Last week, in a poignant moment of
historical continuity, two civil rights movements separated by half
a century, but unified by a common struggle, crossed paths. On May
16, the state of Massachusetts granted its first same-sex marriage
license, while the very next day, citizens around the country
gathered to celebrate the 50-year anniversary of the Supreme
Court’s landmark Brown v. Board of Education decision.
In an uncanny coincidence, the Brown decision was not merely
celebrated the day after Massachusetts issued its first gay
marriage permit but provided the legal precedent that made the
Massachusetts High Judicial Court’s ruling, forcing the state
to legalize same-sex matrimony, possible. Despite their temporal
separation, both watershed developments were unintentionally
observed together, reaffirming their common rejection of the
separate but equal philosophy.

Mira Levitan

Although Brown sent the Plessy v. Ferguson
“separate but equal” precedent regarding racial
segregation into the annals of history, the Massachusetts court
showed that the Brown decision established a precedent that
transcends the limits of race relations. The current movement
championing civil equality for homosexuals is, in many ways, an
extension of the original civil rights movement of the 1960s, as
yet another minority community strives for equal rights and legal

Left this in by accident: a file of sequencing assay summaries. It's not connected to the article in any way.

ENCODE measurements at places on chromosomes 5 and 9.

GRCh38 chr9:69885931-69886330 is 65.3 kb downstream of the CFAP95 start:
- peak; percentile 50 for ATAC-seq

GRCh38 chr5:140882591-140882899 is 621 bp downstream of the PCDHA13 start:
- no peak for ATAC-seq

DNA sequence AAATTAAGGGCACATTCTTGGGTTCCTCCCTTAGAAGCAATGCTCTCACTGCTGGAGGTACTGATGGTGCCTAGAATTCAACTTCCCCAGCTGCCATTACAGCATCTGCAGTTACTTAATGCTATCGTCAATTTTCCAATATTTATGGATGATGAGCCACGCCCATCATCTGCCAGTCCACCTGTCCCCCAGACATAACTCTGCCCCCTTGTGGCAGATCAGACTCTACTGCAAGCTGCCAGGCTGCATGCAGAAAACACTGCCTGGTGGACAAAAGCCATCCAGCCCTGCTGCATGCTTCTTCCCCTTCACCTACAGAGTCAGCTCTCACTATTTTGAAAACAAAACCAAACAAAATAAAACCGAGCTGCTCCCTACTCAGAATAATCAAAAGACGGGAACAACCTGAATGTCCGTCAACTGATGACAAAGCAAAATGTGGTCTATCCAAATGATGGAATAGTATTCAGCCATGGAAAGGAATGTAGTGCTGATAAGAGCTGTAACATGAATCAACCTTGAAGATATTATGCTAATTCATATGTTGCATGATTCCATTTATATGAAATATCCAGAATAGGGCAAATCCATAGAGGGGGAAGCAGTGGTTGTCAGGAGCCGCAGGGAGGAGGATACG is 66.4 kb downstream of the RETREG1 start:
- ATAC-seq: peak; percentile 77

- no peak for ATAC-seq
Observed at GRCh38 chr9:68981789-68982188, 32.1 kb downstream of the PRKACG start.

protections.

Of course, in an effort to sidestep the highly-combustible issue
of gay marriage, many politicians have embraced “civil
unions.” It is argued that these “unions,” while
not called marriage, provide benefits similar to those that
marriage bestows. Hence, a gay couple, while excluded from
marriage, is still entitled to the same rights, albeit under a
different name. However, if it is to be accepted that
“separate but equal” creates inherent inequality, then
the civil union / heterosexual marriage dichotomy is unsustainable.
Upon recognizing this paradox, the Massachusetts court forced the
state to issue gay marriage licenses.

Unfortunately, many elected officials remain oblivious to this
contradiction. Even in traditionally liberal circles, gay marriage
is not accepted. John Kerry, junior senator from Massachusetts and
presumptive Democratic candidate for president, has publicly stated
his opposition to gay marriage, calling instead for a system of
civil unions. While John Kerry calls marriage an institution
between one man and one woman out of one corner of his mouth, he
extols the virtues of Brown from the other. This example of
divided logic only begs the question: if one accepts the premise of
Brown, how can one simultaneously support the intrinsic
segregation created by relegating homosexual couples to civil
unions?

If we follow the reasoning of the Massachusetts court and
observe civil unions as an extension of the failed “separate
but equal” doctrine, it is then merely a question of time
before the right to marriage becomes universal. While civil unions
were a well-intentioned attempt to provide legal protections to
same-sex couples without tackling the dangerous issue of gay
marriage, they only institutionalize unequal treatment for
homosexuals. In the end, politicians, as well as citizens, must
realize the fundamental hypocrisy behind supporting Brown
but opposing gay marriage in favor of civil unions. For the promise
of Brown to be fulfilled, its precedent must be extended to
all frontiers in the struggle for equal rights.

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